Local candidates each win a primary

Lisa LaGrutta (right) showed up at Munger Cottage to see if she was eligible to vote in the Sept. 13 primary.

Lisa LaGrutta (right) showed up at Munger Cottage to see if she was eligible to vote in the Sept. 13 primary.

Michael O’Connor and incumbent Lynn Beesecker each picked up a line in their race for Town Justice.

Mr. O’Connor won the Conservative primary 17-13, while Judge Beesecker prevailed in the Independence Party race 30-27.

With a small turnout expected, Munger Cottage was the only polling site in Cornwall. About half the people who showed up there weren’t eligible to vote in the Sept. 13 primary, which was limited to members of the Conservative, Independence, Green, Working Family and Women’s Equality Parties.

As of 4 p.m., 61 people had cast ballots at Munger, while 63 had been politely turned away. One woman admitted that she had come to Munger after first stopping at St. Thomas School, where she normally votes. She suggested that it would have been helpful to have a sign there directing people to the right location.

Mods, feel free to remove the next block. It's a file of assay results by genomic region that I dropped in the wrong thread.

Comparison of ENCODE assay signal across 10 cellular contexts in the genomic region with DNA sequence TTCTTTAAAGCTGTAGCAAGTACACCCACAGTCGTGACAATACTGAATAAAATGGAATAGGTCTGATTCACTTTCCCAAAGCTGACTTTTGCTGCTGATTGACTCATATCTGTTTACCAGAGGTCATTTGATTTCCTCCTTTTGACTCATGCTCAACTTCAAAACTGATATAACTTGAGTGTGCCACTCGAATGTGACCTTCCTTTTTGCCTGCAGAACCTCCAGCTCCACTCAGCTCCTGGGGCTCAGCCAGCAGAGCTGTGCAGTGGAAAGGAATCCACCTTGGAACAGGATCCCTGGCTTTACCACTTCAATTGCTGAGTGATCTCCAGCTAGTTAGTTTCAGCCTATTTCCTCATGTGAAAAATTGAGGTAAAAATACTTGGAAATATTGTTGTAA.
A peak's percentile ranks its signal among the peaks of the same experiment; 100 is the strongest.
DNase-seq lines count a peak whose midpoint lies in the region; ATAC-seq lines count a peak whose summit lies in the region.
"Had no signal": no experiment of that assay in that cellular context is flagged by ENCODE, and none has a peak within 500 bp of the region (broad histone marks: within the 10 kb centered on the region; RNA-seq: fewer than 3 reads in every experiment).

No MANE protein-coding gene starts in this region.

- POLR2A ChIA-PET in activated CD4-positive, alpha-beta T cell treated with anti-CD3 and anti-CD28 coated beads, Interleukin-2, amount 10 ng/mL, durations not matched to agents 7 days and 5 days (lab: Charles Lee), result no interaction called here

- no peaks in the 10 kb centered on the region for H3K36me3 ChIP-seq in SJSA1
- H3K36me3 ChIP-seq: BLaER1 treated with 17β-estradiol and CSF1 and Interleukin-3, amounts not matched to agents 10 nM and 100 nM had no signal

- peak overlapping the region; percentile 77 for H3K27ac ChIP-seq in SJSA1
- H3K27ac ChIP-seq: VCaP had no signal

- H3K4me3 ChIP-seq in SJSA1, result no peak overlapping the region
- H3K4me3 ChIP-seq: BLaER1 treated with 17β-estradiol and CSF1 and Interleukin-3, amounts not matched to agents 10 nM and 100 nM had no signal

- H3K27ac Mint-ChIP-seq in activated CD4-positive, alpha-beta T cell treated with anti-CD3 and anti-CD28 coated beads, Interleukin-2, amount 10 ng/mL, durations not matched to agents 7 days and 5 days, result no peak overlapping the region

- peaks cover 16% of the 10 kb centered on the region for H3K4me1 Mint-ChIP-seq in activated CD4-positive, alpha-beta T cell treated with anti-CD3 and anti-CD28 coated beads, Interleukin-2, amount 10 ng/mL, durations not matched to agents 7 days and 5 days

Unofficially, Lynn Beesecker, a Democrat, had more signs up than his opponent. But Michael O’Connor, a Republican, captured people’s attention by placing a large banner on the side of a van that was parked near Town Hall — an acceptable distance from the polling place.

The banner conveniently listed the party lines at stake, the date of the vote, and where people should go. The actual election will be held on Nov. 8, and the usual polling sites will be open in Cornwall.

In other primaries of local interest, Chris Eachus gained the Working Party and Women’s Equality lines in his race for the state Senate, and incumbent Robert Freehill won the Green Party Primary for county judge.

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Ken Cashman